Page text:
Based on our study we believe ALS-4 is unlikely to be prone to drug resistance since it is non-bactericidal. Growth inhibition studies were performed on different strains of S. aureus and other bacteria, including 3 strains of MSSA (ATCC29212, SH1000 and HG003), 1 strain of MRSA (USA300), 1 strain of VISA (ATCC700698 Mu3), as well as 6 different bacteria (E. coli, A. baumannii, S. cerevisiae, B. subtilis, E. faecalis, and K. pneumoniae). In all of the tested strains of bacteria, no growth inhibition effect was observed at the highest tested concentration of ALS-4 (250uM). Therefore ALS-4 does not appear to have any direct bacteriostatic or bactericidal activity against many species of bacteria, thus greatly reducing the selection pressure for drug resistance to emerge.
We also assessed the potential impact on the efficacy of vancomycin, the mainstay of treatment for infections caused by MRSA, when used in conjunction with ALS-4. 8 different strains of S. aureus (USA300 FPR3757, USA300-3, USA300-LAC, USA300-JE2, Mu3, HG003, ATCC29213 and clinical isolate ST239III) were used in this study. Our data showed that no effect on the MIC of vancomycin was observed when the concentration of ALS-4 was below 25 microgram/mL. Therefore, we believe that ALS-4 does not interfere with the action of vancomycin.
In addition, compared with the current mainstay of treatment for S. aureus infections such as vancomycin or daptomycin which is typically administered in an IV injectable form (with the exception of an oral form vancomycin specifically for treatment of Clostridium difficile diarrhea and staphylococcal enterocolitis only), an oral active agent enables wider market penetration targeting both outpatient as well as potential prophylactic markets.
GLP Toxicity Data
ALS-4 is currently undergoing IND-enabling studies and has so far shown positive safety profiles. As elucidated in our previous press release dated September 9, 2019, ALS-4 did not show any mutagenicity in the in vitro Ames tests. Our currently generated in vitro micronucleus test results also showed that ALS-4 is not genotoxic, indicating the non-mutagenic nature of the drug. Furthermore, the results of the in vitro hERG assay study predicts a low risk of ALS-4 causing cardiac QT prolongation.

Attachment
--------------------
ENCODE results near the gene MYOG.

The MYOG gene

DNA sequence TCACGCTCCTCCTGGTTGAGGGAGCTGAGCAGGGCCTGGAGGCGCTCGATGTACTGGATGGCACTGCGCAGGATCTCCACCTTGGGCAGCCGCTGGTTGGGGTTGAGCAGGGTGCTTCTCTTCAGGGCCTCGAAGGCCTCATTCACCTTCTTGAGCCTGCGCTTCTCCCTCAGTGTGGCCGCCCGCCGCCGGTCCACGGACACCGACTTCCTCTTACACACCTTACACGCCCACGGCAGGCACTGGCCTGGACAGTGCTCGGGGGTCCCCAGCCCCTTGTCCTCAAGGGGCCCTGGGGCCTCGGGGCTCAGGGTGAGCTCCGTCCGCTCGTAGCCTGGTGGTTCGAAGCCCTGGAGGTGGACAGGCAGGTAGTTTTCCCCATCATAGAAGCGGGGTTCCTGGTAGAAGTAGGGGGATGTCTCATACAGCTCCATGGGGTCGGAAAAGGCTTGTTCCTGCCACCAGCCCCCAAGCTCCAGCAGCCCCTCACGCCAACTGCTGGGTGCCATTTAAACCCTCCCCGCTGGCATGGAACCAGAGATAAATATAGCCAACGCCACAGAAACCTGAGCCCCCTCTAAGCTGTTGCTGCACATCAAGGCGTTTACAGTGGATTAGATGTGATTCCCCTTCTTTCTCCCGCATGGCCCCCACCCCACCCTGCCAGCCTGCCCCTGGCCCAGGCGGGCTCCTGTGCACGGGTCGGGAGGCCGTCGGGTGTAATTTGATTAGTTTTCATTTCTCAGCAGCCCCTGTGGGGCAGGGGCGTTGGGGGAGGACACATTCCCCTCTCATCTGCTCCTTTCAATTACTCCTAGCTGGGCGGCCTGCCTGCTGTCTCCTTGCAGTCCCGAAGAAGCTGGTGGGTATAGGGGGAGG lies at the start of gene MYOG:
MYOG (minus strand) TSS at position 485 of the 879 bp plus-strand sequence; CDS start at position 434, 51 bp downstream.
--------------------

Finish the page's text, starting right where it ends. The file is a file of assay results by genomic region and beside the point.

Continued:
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About Aptorum Group Limited
Aptorum Group Limited (Nasdaq: APM) is a pharmaceutical company dedicated to developing and commercializing novel therapeutics to tackle unmet medical needs. Aptorum Group is pursuing therapeutic projects in orphan diseases, infectious diseases, metabolic diseases and other disease areas.
For more information about Aptorum Group, please visit www.aptorumgroup.com.
Disclaimer and Forward-Looking Statements
This press release includes statements concerning Aptorum Group Limited and its future expectations, plans and prospects that constitute “forward-looking statements” within the meaning of the Private Securities Litigation Reform Act of 1995. For this purpose, any statements contained herein that are not statements of historical fact may be deemed to be forward-looking statements. In some cases, you can identify forward-looking statements by terms such as “may,” “should,” “expects,” “plans,” “anticipates,” “could,” “intends,” “target,” “projects,” “contemplates,” “believes,” “estimates,” “predicts,” “potential,” or “continue,” or the negative of these terms or other similar expressions. Aptorum Group has based these forward-looking statements, which include statements regarding projected timelines for application submissions and trials, largely on its current expectations and projections about future events and trends that it believes may affect its business, financial condition and results of operations. These forward-looking statements speak only as of the date of this press release and are subject to a number of risks, uncertainties and assumptions including, without limitation, risks related to its announced management and organizational changes, the continued service and availability of key personnel, its ability to expand its product assortments by offering additional products for additional consumer segments, development results, the company’s anticipated growth strategies, anticipated trends and challenges in its business, and its expectations regarding, and the stability of, its supply chain, and the risks more fully described in Aptorum Group’s Form 20-F and other filings that Aptorum Group may make with the SEC in the future. As a result, the projections included in such forward-looking statements are subject to change. Aptorum Group assumes no obligation to update any forward-looking statements contained in this press release as a result of new information, future events or otherwise.
1 mBio 2017 8(5): e01224-17
2 Microbiol Spectr. 2019 Mar;7(2)
3 Clin Infect Dis. 2019 Nov 27;69(12):2112-2118